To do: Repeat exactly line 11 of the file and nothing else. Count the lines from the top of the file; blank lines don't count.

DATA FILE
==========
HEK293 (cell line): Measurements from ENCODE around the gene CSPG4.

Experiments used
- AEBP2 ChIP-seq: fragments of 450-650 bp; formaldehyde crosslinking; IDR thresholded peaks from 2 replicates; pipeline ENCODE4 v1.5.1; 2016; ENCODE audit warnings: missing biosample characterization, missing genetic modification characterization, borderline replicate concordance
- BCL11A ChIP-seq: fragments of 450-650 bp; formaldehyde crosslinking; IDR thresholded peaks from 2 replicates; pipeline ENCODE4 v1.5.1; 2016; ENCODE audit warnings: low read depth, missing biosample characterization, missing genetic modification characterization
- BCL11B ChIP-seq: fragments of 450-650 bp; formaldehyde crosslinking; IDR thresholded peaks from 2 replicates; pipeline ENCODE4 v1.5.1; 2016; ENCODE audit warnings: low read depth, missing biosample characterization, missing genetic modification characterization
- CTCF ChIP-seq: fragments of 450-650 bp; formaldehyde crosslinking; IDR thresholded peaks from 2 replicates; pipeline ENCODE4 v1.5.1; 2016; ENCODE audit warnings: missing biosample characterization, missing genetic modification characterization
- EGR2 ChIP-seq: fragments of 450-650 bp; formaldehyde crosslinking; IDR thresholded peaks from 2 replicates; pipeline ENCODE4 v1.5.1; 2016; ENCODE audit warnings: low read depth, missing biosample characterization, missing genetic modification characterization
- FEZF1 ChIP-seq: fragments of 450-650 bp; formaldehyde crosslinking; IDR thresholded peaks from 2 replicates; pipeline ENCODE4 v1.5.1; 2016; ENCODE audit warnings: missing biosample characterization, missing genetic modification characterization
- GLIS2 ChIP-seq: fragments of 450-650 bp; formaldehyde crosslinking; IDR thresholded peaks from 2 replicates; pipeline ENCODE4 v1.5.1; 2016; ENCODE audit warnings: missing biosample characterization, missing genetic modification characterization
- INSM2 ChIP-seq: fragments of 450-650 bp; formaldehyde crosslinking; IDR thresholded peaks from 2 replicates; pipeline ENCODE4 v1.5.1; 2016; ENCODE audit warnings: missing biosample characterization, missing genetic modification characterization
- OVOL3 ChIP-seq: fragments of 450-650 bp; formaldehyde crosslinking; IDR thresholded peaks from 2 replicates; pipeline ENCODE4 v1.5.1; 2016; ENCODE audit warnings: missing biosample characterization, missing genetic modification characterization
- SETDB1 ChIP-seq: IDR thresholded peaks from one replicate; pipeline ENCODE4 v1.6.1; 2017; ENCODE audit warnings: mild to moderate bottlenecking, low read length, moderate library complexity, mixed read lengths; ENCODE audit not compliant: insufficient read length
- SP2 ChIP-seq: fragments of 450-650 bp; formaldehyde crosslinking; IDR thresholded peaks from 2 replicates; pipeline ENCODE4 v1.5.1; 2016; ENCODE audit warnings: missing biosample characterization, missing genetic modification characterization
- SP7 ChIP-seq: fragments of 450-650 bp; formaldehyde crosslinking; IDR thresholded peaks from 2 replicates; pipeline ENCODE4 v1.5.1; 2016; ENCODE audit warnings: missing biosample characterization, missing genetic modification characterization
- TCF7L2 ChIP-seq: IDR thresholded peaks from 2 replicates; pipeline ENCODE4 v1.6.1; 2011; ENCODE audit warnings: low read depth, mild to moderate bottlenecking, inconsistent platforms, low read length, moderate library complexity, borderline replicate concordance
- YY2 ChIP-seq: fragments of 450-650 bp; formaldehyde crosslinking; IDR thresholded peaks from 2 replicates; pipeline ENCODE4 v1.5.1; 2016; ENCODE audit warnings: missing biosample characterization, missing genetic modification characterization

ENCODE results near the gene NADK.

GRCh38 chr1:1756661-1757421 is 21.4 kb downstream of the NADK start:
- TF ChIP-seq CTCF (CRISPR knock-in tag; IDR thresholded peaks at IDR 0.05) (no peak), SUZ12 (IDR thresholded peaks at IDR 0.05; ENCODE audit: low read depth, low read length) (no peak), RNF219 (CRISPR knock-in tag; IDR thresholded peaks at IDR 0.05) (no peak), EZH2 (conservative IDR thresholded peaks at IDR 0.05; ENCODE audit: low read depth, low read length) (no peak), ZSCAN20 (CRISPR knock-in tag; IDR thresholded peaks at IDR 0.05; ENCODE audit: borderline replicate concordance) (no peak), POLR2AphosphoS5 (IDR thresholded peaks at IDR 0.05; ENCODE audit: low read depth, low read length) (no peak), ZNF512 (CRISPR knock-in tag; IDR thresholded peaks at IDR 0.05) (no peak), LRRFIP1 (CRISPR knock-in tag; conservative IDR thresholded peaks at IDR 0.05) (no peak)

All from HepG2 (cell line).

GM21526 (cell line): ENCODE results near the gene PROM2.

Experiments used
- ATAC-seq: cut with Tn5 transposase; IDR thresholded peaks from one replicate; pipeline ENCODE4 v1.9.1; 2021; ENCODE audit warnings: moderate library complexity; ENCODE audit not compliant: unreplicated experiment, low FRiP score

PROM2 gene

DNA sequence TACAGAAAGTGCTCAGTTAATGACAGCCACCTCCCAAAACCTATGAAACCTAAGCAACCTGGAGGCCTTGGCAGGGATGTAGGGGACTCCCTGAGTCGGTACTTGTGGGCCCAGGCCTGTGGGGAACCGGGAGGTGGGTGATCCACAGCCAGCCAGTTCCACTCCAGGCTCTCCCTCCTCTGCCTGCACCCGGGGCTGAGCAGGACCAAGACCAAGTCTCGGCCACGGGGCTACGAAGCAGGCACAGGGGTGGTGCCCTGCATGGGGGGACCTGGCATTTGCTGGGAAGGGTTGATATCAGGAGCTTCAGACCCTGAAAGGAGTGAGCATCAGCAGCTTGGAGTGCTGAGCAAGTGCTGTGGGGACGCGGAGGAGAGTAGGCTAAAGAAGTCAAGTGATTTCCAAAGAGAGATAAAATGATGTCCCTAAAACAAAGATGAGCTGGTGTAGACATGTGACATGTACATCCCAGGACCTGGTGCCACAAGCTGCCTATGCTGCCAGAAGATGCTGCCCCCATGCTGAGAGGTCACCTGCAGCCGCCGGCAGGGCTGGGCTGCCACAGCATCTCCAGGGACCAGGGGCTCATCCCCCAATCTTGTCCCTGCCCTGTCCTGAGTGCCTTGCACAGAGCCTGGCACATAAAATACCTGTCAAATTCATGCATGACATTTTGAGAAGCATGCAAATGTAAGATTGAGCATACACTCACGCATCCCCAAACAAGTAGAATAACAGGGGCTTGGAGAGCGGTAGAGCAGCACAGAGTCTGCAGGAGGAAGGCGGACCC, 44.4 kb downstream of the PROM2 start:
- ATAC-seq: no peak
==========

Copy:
- OVOL3 ChIP-seq: fragments of 450-650 bp; formaldehyde crosslinking; IDR thresholded peaks from 2 replicates; pipeline ENCODE4 v1.5.1; 2016; ENCODE audit warnings: missing biosample characterization, missing genetic modification characterization